It’s insane and you know it. Put together a plan! During WW2 German submarines are sinking British merchant ships and Intelligence Services believe the information is being radioed from a transmitter on a German ship interned in Goa, Portuguese ie neutral territory so any attack has to be done unconventionally. The Special Operations Executive approach the Territorial Unit of British expatriates – the Calcutta Light Horse – who are all military veterans mostly deployed in civilian life. They are led by Col. Lewis Henry Owain Pugh (Gregory Peck), Col. W.H. Grice (David Niven) and Captain Gavin Stewart (Roger Moore) and they recruit a number of their former colleagues who require a brief training course to reacquaint them with combat before they can hijack and down the ship in question. Jack Cartwright (Trevor Howard) is in no condition to join them but he persuades them and he’s the first to realise that Stewart’s romantic interest ‘Mrs Cromwell’ (Barbara Kellerman) is not who she claims to be. The men’s quarry is the German known as ‘Trompeta’ (Wolf Kahler) and to get to him requires infiltrating diplomatic circles and avoiding being murdered before finally launching a raiding party from a decrepit barge … He was about to kill me – or you. That’s the sort of thing that tends to make me impulsive. What appears to be the first geriaction movie long before the term came into popular usage is actually a true story. This adaptation of James Leasor’s faction book Boarding Party by Reginald Rose takes some liberties and conjures some fictions but it’s all in the name of entertainment. It might seem like the boys from Navarone have been reassembled but eventually it’s Moore who comes to the fore and it’s only a matter of time before he dons a tuxedo and reverts to Bondian type doing a fine job of espionage while romancing the attractive German agent out to kill him (a character created for the film). There’s a gallery of familiar faces, many of whom appeared with Moore in The Wild Geese, from Patrick Macnee and Michael Medwin to Glyn Houston and Terence Longdon, with Faith Brook having a nice bit as Niven’s wife. After the initial setup it’s a rollicking actioner and a fascinating portrait of the colonial life during a war taking place on other territories and is wonderfully shot by Tony Imi on location. The score by Roy Budd has fun with military motifs while the theme song is an arrangement of The Warsaw Concerto by John Addinsell with lyrics by Leslie Bricusse and it’s performed by the redoubtable Matt Monro. Incredibly this was made with the assistance of German survivors of the sunken ship! Dedicated to Lord Louis Mountbatten. Directed by reliable action helmer Andrew V. McLaglen. It starts off like an Hungarian omelette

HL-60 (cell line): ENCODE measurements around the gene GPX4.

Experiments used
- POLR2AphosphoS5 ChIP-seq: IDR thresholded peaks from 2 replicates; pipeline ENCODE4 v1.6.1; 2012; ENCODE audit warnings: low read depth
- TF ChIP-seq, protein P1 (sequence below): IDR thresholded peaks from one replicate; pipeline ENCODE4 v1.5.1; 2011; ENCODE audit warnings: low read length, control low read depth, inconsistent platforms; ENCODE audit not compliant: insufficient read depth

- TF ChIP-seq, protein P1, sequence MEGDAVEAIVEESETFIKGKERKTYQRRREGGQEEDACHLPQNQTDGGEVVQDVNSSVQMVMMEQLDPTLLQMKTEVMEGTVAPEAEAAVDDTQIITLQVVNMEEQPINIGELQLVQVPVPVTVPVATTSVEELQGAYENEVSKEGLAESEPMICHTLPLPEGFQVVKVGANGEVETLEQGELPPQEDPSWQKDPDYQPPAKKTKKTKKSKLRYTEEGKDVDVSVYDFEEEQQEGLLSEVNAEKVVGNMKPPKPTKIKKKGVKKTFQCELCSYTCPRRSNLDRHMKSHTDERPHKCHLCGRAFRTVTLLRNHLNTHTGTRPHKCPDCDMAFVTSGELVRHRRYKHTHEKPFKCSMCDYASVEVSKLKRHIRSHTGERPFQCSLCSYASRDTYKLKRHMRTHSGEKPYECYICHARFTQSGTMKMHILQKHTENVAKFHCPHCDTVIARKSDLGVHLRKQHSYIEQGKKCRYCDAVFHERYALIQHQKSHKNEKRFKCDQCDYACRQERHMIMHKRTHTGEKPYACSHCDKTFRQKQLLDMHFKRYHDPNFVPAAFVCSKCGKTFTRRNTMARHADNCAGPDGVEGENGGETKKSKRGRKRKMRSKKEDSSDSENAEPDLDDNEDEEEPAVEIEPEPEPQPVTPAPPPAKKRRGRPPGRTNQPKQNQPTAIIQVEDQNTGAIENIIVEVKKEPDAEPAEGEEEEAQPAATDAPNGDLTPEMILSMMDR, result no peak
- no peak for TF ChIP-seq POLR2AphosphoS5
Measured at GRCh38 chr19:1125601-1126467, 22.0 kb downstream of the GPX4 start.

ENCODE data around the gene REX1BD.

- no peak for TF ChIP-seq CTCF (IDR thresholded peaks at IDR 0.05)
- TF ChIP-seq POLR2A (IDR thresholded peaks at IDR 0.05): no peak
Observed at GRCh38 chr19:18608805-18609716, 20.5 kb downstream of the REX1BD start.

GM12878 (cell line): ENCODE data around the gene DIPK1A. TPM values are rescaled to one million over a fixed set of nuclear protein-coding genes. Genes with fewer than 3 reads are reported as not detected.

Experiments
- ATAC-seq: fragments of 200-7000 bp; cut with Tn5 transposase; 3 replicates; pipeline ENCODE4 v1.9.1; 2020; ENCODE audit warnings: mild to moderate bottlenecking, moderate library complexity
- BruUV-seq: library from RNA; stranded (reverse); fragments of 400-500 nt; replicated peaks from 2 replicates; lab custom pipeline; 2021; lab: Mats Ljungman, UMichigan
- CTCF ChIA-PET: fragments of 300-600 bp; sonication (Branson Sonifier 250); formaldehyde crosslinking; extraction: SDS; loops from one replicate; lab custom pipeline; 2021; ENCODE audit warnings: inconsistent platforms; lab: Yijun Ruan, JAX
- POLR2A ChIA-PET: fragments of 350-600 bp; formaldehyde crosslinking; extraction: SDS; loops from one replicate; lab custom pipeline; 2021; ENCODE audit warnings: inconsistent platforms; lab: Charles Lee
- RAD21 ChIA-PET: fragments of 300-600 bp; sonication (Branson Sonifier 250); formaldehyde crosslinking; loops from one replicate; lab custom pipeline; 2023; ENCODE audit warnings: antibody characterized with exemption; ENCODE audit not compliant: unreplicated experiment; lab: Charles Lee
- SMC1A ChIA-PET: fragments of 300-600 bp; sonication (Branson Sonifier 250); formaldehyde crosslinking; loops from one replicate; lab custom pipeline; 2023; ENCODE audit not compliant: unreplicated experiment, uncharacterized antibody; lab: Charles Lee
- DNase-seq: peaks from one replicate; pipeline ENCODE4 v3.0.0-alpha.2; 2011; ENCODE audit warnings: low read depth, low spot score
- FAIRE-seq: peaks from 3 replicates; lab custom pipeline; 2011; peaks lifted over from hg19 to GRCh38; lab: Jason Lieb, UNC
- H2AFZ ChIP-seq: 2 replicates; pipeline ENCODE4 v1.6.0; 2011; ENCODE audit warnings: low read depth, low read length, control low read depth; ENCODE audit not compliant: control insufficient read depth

The Spy Who Loved Me (1977)

The Spy Who Loved Me